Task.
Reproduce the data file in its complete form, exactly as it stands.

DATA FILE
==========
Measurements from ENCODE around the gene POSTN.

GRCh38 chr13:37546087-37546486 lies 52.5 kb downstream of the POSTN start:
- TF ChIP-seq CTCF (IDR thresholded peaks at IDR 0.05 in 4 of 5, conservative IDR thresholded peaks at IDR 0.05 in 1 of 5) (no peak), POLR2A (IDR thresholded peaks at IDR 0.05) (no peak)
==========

Measurements from ENCODE around the gene POSTN.

GRCh38 chr13:37546087-37546486 lies 52.5 kb downstream of the POSTN start:
- TF ChIP-seq CTCF (IDR thresholded peaks at IDR 0.05 in 4 of 5, conservative IDR thresholded peaks at IDR 0.05 in 1 of 5) (no peak), POLR2A (IDR thresholded peaks at IDR 0.05) (no peak)